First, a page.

Parish of Many Nations – St. Rita’s Celebrates International Day in East New York (with slide show)

by Antonina Zielinska

The surprise October snowstorm last Saturday did not stop parishioners of St. Rita parish, East New York, from attending their International Festival in outfits representing their countries of origin.

Over 22 nations were represented in the celebration, which began with a Mass and continued with a festival of cultural food and performances.

Pauline Baker and her daughter, Shadae, came to the festival dressed to represent their Jamaican roots.

“Even though we are in the United States of America, we cannot forget where we came from,” Baker said.  “We give thanks to God for being able to represent our culture and for being able to be part of this melting pot.”

She said the celebration allows her daughter to learn more about herself and of her community.

“I want her to see the other cultures,” she said. “People may be different because they come from different countries and different cultures, but we are one in God’s eyes and that’s why we celebrate this Mass.”

Barbara Friedman, who represented Israel, said there is strong unity among the entire parish. Even though she does not speak Spanish, the cultural language of most of the parishioners, Friedman said there is always someone who is willing to translate and people are patient when explaining themselves.

“All the communities support each other so that we can keep the church going,” she said. “This is one church, one family, because there is one God.”

The diversity also has fun elements, Friedman said. She said she greatly enjoys the cultural food served at parochial events.

After the Mass, parishioners quickly made their way through the snow and into the youth center building to share foods from different cultures.

Annemarie Ronacher, who was part of the planning committee, said this fundraiser has many positive outcomes, one of which is bringing the parish even closer together.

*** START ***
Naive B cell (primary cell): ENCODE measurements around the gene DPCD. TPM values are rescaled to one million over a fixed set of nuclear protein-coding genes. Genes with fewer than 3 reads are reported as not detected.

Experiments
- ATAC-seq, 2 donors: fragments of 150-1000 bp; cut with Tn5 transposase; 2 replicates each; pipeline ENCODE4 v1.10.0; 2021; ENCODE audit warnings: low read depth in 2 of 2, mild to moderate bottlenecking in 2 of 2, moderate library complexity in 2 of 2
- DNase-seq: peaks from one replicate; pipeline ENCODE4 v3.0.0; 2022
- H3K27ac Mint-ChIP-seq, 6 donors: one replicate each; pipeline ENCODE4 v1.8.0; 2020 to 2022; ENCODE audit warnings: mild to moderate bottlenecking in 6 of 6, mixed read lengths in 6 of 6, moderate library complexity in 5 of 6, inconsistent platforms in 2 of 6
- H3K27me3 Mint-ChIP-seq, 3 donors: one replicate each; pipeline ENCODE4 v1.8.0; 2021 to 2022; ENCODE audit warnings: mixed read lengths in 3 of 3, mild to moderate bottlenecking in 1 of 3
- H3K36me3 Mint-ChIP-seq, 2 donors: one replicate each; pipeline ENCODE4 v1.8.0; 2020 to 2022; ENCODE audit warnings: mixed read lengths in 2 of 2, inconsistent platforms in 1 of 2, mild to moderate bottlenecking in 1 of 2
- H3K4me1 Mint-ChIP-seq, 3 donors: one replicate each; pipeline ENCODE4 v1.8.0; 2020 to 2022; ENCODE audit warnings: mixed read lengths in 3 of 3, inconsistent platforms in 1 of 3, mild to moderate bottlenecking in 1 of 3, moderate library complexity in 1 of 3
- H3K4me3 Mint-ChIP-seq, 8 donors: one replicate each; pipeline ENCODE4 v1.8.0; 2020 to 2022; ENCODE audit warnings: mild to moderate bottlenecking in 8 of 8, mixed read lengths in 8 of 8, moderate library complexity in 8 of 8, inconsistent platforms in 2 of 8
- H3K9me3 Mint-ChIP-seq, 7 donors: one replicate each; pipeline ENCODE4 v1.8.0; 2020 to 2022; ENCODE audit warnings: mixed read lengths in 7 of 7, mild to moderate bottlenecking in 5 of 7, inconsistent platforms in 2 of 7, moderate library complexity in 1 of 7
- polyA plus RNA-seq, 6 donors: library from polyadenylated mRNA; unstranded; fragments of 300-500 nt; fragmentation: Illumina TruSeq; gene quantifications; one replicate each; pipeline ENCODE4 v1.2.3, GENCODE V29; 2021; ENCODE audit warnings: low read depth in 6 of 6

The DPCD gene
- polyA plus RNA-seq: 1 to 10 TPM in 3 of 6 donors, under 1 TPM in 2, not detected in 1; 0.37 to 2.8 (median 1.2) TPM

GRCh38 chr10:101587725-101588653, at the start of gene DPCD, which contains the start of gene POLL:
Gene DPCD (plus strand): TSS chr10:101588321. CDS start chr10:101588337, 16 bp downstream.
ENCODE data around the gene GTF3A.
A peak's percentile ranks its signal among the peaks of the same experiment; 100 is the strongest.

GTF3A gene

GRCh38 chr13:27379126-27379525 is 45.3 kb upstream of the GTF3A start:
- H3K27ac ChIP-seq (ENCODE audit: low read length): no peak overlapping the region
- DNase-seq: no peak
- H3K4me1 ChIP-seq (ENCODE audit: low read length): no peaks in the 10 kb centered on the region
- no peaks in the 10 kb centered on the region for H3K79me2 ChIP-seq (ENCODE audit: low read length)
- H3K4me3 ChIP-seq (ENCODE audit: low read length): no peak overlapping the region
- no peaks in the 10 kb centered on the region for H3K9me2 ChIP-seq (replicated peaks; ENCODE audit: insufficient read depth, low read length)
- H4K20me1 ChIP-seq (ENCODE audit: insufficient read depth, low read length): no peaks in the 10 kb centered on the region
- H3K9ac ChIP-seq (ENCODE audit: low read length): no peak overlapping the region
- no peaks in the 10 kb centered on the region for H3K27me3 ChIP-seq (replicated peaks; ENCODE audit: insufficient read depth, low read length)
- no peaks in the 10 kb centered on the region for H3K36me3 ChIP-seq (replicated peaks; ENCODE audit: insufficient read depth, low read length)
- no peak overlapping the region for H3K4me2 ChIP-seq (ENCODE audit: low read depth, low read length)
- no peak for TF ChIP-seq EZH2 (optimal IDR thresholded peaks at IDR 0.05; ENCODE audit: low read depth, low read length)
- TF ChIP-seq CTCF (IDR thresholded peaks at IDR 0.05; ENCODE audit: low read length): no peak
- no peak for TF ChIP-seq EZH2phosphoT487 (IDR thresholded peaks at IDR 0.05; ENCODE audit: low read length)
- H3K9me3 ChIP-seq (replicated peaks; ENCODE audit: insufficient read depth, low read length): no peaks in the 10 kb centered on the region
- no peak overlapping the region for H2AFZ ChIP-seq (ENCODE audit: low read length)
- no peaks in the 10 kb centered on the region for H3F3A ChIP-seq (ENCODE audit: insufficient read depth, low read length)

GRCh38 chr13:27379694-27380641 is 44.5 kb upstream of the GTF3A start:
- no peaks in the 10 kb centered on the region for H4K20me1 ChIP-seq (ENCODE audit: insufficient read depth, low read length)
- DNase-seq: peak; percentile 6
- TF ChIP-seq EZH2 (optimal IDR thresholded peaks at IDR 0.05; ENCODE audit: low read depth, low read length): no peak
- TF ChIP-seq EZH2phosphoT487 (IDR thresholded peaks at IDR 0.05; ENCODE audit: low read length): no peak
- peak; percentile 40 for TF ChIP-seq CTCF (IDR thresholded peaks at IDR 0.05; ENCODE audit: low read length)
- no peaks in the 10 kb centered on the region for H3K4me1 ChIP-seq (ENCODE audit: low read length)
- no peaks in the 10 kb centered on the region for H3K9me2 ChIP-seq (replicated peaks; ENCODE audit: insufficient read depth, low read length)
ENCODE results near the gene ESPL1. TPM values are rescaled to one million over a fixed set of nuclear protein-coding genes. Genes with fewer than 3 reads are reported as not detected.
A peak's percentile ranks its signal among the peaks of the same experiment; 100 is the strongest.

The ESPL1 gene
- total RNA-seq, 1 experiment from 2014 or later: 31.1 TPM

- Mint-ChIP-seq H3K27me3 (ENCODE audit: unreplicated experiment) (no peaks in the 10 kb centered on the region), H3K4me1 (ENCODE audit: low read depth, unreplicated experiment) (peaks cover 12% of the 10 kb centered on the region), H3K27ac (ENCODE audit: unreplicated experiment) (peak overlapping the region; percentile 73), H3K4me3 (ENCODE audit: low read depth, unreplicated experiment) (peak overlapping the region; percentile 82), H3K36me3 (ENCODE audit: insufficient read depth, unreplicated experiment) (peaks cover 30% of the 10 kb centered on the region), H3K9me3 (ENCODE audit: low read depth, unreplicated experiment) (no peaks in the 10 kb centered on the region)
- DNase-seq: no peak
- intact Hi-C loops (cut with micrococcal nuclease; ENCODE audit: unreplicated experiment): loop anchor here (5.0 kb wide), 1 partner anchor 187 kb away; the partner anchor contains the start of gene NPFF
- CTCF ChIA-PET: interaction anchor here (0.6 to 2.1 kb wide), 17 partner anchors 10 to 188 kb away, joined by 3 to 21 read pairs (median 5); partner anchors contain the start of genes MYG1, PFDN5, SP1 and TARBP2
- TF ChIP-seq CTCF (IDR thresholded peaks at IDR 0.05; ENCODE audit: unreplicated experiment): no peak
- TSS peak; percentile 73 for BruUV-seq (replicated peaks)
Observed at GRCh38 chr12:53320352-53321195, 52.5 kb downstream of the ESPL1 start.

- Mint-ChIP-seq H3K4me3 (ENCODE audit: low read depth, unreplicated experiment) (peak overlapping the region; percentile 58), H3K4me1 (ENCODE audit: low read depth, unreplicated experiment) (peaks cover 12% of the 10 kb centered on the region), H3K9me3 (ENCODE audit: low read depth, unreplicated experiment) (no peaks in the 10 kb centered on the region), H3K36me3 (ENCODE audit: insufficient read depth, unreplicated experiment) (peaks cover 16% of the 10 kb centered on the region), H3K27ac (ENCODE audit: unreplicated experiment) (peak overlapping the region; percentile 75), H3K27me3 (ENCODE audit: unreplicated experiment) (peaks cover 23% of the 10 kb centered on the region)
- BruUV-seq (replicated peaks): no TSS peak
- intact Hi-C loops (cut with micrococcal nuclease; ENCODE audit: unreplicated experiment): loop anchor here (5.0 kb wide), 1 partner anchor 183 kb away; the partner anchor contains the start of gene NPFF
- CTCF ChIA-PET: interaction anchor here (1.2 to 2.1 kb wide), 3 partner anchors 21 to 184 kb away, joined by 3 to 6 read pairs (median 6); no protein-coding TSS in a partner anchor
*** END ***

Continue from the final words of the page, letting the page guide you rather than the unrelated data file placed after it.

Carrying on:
“Food transcends all language barriers,” she said.

Another outcome she mentioned is that the food and performance attract people from the neighborhood who may not normally attend Mass. She said all the planning is worth it if even one person joins the parish as a result of the festival.

Father Luis F. Laverde, pastor, and Colombia native, said this festival must also serve as a way to bring all the immigrant communities in the parish together in the culture of their adopted home. He said a major part of the American culture is that people are so accepting of different cultures and traditions.

“We have to be American with our words and our actions, without forgetting about our past and about our cultures,” he told the congregation during his homily.

This sentiment is a common one in the parish.  At the beginning of the Mass, representatives of different cultures processed down the aisle holding their native countries’ flags.  At the end of the line of march, a young boy dressed in a traditional Latin American outfit walked waving a little U.S. flag.  The congregation received him with lively cheers and applause.